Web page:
Experiment: Deposition and Formation of Zinc Phosphate Crystals in Microgravity
The countdown was on for the students of Yeshiva Ketana of Long Island! Student teams became immersed in "real science" as they evaluated different experiments to send into space aboard space shuttle Atlantis. The students, led by Larissa Steele, assistant principal and educational consultant for the Student Spaceflight Experiments Program, collaborated with teacher-facilitators and research scientists to engage in scientific discovery from the initial development of scientific proposals, to the creation of Earth-bound controls, to the anticipation of post-landing research.
The students will examine the differences between crystals grown in microgravity and those grown on Earth to determine which setting produces crystals with fewer defects. The students understand the potentially significant commercial and medical relevance of their research.
While the actual research team comprises fifth-, sixth- and seventh-grade students, the whole school is abuzz with excitement. Every student will participate in the experience across the disciplines. "What makes this project amazing is that our whole community -- students, teachers and parents -- will be studying the effects of microgravity. This is learning and sharing at its best, and together we will have the experience of a lifetime when the shuttle lifts off with our students’ experiments on board," explained Rabbi Ginian, executive director of Yeshiva Ketana of Long Island.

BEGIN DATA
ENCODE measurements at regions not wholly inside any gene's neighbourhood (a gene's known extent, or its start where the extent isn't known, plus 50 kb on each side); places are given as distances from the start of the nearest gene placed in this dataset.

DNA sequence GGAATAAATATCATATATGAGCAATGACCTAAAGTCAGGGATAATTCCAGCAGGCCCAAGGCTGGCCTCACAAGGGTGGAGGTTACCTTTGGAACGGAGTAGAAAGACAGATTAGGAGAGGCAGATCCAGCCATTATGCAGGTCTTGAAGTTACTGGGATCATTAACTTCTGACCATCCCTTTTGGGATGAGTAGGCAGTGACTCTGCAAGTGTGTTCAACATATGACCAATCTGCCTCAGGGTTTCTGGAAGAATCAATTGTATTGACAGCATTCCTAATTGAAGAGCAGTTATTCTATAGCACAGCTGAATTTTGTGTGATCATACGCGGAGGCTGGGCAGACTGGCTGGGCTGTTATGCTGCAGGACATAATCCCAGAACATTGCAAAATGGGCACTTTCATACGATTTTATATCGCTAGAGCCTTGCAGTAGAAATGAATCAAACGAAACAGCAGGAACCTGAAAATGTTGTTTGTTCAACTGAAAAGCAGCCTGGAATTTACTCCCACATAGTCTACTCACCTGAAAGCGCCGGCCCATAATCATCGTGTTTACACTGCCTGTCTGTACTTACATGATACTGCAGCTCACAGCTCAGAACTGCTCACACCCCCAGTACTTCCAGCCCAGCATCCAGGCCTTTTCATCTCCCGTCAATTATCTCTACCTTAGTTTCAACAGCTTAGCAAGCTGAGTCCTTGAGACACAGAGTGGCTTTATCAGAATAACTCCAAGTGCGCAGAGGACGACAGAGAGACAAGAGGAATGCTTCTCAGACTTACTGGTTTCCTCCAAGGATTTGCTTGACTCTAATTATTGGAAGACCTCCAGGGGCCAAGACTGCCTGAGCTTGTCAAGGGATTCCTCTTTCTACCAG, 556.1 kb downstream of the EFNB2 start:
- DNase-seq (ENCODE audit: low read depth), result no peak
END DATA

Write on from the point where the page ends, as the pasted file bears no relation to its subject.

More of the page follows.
The administration, parent body and larger Inwood community are thrilled that the students have internalized the relevance and accessibility of authentic scientific experimentation and space exploration. This exciting SSEP initiative will make a lasting impression on the students and inspire them to pursue science, technology, engineering and mathematics disciplines.
Stewart Greenberg and Ari Ginian: Yeshiva Ketana of Long Island
Rebecca Dorfmueller: NASA Educational Technology Services